Microbial catalysis, a primary pathway for the generation of Mn oxides in most natural environments, provides potential to fabricate new materials. A microtube-type lithium manganese oxide (LMO-MT) was synthesized through a solid-state transformation using Mn-oxidizing fungus, Paraconiothyrium sp. WL-2. Compared with abiotic precursors, the lithium-ion sieve microtube (HMO-MT) showed better performance for Li+ recovery. In order to clarify the formation process of LMO-MTs, in situ high-temperature X-ray diffraction was used to compare with three synthetic references. The effects of calcination temperature on crystal phase, composition, particle size and lattice parameters of the LMO-MTs were systematically discussed. It was found that the poorly crystalline structure of biogenic precursor as well as high content of organic matter facilitated the formation of highly crystalline LMO-MTs at low temperature. The unique structural properties of LMO-MTs, including high crystallinity and small lattice constant, are attributed to the high Li+ sorption capacity of HMO-MTs. 2014 Elsevier B.V. All rights reserved.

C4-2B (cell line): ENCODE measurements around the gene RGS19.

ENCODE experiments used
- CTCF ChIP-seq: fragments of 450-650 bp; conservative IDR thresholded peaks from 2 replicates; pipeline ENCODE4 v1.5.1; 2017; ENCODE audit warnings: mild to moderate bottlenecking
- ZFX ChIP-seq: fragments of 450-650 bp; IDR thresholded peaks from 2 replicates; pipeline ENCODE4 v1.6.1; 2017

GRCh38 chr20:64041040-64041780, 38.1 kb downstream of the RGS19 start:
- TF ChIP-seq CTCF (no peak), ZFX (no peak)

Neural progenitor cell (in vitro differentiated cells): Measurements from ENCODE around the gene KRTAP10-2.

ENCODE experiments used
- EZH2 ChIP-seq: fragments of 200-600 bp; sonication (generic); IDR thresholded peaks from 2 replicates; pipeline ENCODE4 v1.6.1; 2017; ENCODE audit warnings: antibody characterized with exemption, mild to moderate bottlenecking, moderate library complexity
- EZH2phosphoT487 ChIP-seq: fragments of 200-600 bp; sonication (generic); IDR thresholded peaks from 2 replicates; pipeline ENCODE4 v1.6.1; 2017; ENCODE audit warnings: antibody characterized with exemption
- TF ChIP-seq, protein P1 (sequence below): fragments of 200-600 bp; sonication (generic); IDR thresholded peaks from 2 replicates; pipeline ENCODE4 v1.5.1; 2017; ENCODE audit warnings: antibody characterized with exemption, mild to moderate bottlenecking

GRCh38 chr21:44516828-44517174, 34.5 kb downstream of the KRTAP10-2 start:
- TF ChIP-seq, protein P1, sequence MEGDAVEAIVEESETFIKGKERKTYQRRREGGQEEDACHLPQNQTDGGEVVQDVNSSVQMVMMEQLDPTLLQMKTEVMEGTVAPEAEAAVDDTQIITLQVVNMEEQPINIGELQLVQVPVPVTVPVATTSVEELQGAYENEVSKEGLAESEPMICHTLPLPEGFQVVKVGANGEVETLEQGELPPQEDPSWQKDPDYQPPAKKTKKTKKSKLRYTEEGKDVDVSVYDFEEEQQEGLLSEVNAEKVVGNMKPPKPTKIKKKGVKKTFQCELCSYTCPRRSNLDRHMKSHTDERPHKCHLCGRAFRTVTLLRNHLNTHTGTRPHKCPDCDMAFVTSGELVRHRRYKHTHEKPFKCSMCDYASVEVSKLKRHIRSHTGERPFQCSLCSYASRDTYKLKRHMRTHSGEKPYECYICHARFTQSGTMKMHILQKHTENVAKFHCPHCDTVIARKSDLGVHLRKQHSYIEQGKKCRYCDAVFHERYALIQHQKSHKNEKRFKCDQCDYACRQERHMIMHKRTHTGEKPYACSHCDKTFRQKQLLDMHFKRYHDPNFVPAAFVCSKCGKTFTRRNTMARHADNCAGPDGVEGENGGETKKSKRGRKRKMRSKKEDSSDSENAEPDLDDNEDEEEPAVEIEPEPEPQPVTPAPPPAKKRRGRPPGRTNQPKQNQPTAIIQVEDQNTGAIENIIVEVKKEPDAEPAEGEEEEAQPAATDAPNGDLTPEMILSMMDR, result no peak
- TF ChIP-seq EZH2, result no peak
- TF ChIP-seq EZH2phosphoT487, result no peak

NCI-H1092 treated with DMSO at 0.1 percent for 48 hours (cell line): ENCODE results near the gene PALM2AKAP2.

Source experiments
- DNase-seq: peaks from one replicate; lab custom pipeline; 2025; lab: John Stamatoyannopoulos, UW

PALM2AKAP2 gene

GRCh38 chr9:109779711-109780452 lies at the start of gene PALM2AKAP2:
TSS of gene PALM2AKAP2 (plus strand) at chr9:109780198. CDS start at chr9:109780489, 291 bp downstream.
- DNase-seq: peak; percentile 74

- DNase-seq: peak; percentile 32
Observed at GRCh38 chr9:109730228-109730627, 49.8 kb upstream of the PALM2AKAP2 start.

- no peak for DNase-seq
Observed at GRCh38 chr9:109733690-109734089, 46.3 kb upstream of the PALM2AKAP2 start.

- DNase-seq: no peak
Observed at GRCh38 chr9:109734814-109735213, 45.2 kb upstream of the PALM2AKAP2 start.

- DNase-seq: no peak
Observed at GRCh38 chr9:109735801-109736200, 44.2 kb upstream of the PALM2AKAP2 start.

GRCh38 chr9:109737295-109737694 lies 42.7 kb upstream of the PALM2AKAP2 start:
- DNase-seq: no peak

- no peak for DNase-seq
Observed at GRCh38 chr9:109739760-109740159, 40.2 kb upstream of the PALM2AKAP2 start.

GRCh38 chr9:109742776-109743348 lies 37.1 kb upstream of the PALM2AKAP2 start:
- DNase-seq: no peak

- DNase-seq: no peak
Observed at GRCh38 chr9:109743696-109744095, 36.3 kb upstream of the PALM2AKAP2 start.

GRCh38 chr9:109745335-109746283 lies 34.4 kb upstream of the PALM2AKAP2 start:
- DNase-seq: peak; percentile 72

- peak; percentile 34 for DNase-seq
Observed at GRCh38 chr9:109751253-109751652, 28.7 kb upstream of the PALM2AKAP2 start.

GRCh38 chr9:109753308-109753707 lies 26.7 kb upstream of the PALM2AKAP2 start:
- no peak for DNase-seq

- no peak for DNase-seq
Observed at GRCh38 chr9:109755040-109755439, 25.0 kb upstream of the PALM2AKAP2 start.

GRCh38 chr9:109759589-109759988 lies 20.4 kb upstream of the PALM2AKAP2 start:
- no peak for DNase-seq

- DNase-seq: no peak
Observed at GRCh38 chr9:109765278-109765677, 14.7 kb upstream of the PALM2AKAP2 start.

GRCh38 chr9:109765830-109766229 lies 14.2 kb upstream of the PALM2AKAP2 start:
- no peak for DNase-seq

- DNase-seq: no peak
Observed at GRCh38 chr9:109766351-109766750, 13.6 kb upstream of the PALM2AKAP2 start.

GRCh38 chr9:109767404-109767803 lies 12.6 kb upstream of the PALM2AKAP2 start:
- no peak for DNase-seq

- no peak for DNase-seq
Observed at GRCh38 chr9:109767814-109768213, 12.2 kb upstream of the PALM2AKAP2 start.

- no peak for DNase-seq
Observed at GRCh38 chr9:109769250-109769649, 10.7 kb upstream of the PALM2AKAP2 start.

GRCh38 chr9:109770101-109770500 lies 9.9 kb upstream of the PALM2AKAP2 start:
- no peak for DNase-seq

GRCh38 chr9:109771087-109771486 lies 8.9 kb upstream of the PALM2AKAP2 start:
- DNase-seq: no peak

All Science Journal Classification (ASJC) codes
- Industrial and Manufacturing Engineering
- Metals and Alloys
- Materials Chemistry